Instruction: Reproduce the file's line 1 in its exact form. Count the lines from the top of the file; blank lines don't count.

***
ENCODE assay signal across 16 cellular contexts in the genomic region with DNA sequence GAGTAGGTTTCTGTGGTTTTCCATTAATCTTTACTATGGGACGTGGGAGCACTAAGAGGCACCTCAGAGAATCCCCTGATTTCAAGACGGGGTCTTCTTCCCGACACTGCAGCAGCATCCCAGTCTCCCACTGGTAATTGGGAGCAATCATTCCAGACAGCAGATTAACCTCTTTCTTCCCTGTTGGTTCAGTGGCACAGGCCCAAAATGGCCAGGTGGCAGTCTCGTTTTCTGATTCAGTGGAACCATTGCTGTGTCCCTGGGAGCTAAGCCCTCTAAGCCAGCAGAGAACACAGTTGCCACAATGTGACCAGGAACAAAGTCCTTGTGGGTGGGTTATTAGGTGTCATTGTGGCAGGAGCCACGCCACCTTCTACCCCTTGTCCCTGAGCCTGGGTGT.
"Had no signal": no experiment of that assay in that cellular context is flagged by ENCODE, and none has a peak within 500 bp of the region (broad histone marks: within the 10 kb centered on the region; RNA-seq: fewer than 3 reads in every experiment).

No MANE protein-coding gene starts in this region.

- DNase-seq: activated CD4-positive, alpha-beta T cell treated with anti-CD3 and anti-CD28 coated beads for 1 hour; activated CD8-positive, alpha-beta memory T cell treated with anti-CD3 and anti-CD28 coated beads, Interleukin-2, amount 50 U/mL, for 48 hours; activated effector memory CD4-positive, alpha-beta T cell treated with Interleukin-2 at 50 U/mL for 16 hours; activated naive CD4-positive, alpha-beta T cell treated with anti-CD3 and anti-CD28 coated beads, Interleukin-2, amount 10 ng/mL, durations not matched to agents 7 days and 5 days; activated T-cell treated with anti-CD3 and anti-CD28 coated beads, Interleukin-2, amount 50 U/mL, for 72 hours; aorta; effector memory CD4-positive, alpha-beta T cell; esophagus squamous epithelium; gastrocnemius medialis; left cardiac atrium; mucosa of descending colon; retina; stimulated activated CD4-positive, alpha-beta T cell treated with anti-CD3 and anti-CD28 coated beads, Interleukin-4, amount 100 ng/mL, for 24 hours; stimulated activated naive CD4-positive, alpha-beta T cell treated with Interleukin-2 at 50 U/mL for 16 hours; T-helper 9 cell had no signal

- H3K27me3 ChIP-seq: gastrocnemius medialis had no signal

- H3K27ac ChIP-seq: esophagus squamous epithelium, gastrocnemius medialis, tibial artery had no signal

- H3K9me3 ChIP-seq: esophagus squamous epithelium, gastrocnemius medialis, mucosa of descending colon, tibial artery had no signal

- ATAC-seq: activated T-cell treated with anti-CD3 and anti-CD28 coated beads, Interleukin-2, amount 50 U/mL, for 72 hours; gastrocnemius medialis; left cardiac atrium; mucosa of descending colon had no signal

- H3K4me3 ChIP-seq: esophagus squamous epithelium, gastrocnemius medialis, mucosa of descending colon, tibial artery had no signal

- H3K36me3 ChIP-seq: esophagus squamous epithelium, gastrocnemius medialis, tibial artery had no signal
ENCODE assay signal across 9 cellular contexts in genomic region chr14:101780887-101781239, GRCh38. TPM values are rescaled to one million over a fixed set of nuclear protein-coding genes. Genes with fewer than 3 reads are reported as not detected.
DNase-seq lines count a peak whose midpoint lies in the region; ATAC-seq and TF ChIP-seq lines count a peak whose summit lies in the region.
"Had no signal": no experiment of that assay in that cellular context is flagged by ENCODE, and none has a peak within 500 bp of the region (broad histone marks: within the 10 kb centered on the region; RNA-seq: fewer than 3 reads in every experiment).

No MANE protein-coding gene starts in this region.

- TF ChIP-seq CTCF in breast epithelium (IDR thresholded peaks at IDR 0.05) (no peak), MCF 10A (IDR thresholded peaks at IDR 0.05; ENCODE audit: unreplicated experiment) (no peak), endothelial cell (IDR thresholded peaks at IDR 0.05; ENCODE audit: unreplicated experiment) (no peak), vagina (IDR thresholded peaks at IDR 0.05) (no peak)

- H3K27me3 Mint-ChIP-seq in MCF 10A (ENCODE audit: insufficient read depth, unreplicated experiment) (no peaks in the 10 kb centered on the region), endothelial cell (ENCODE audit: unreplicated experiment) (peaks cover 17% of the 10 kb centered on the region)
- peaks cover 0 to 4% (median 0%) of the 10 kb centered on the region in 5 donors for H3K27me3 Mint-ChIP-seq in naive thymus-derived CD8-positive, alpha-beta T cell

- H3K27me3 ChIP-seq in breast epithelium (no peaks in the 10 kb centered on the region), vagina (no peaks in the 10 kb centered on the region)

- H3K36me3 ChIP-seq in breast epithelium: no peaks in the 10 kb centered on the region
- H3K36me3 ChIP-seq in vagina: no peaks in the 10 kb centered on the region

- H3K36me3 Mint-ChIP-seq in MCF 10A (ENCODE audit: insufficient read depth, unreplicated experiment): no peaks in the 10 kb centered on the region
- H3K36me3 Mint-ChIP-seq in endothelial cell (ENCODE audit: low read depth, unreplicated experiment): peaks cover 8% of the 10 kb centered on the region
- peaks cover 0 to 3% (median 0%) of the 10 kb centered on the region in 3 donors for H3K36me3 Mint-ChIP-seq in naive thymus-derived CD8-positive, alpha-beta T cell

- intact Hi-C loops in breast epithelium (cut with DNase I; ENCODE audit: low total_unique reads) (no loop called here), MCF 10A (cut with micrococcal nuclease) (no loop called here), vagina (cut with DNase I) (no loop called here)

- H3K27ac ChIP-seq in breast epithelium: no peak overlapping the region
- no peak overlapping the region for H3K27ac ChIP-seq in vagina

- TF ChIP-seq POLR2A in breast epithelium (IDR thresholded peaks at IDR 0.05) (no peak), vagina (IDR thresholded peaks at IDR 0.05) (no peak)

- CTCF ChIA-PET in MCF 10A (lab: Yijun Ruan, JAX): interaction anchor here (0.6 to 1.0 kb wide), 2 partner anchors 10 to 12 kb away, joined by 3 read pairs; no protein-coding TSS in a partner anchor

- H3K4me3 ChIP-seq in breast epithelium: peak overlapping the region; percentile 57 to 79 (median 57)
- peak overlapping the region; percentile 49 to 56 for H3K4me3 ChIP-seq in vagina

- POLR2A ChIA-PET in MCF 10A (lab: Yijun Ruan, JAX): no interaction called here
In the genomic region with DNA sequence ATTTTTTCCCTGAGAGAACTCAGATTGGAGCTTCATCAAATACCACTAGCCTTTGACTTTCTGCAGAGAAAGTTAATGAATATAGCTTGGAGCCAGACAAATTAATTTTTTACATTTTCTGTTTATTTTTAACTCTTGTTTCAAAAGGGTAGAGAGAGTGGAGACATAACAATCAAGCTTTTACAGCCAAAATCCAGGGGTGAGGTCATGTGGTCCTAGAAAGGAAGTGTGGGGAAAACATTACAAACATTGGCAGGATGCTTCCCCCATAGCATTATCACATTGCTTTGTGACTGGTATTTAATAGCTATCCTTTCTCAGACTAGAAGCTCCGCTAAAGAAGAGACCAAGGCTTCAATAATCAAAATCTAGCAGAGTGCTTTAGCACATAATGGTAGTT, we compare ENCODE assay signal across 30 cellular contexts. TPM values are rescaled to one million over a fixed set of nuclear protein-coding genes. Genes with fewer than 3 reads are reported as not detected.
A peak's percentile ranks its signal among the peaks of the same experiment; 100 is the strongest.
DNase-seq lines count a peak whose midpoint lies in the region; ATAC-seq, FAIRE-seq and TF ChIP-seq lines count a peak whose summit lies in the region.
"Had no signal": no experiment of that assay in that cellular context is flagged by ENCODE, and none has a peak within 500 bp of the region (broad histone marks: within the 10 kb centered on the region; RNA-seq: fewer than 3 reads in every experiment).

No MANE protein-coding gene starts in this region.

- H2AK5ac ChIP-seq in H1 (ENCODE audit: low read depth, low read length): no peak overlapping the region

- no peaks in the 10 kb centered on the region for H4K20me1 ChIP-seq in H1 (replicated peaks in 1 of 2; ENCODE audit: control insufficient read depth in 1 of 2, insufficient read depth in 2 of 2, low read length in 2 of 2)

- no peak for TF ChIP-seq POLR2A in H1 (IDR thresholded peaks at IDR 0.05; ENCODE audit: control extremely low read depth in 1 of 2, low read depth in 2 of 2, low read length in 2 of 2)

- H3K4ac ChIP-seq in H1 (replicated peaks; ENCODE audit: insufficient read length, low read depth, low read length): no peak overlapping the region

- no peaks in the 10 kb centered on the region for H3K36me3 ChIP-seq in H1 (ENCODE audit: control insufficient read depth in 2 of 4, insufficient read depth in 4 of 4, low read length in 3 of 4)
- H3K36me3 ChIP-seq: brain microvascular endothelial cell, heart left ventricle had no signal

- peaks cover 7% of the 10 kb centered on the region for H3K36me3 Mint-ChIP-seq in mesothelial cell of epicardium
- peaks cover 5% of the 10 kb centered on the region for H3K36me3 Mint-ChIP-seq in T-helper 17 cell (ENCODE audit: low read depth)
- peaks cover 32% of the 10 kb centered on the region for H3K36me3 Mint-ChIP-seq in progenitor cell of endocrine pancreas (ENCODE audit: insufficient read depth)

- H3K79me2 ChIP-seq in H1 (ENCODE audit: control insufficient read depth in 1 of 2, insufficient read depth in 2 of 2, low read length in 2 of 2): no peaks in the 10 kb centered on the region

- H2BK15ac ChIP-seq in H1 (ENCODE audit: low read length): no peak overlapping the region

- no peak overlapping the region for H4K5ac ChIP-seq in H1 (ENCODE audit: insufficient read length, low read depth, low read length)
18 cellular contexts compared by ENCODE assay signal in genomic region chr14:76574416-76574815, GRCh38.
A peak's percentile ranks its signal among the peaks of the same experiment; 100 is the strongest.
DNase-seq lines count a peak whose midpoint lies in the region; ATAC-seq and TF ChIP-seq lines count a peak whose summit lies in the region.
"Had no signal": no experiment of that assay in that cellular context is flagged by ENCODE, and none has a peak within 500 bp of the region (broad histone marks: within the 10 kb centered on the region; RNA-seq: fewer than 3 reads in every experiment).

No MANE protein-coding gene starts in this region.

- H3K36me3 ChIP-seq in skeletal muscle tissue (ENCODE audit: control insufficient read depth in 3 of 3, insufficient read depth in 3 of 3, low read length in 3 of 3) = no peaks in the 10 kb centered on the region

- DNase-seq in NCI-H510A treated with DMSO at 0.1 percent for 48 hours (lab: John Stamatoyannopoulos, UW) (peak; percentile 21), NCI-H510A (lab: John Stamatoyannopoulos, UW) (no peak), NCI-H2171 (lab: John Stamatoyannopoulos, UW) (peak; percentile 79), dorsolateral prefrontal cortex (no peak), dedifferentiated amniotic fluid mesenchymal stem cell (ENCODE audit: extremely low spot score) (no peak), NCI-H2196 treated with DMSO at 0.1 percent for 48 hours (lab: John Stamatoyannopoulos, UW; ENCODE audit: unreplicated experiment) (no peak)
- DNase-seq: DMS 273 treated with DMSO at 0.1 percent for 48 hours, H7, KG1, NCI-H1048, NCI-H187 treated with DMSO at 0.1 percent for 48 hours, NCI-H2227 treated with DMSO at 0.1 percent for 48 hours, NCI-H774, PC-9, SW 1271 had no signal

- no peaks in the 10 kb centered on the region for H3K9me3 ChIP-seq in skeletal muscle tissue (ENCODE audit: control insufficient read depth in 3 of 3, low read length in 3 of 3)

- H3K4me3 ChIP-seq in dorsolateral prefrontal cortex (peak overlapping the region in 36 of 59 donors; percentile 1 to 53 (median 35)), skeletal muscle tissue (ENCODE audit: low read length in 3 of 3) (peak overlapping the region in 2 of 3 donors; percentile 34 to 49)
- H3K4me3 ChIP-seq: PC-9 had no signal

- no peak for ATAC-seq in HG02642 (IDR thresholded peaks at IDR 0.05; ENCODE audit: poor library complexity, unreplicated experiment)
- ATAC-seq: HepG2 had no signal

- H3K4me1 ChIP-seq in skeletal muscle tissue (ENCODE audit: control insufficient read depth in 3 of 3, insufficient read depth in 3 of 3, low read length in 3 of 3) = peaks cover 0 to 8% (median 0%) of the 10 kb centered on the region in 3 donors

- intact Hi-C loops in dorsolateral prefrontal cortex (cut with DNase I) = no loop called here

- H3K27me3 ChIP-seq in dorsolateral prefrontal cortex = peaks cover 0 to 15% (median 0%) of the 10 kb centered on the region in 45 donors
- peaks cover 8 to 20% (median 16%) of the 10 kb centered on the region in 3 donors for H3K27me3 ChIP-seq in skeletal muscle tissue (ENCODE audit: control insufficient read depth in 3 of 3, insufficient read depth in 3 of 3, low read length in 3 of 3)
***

ENCODE assay signal across 16 cellular contexts in the genomic region with DNA sequence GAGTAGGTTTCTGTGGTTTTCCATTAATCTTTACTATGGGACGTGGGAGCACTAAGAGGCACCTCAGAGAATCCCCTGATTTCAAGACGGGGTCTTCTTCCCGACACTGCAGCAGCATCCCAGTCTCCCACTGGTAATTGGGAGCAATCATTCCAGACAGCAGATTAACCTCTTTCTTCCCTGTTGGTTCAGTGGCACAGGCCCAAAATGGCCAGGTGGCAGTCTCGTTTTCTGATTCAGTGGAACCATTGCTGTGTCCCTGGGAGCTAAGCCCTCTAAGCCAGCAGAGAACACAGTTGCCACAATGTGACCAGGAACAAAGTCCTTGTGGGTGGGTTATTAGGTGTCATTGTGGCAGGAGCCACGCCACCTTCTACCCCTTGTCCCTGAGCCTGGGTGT.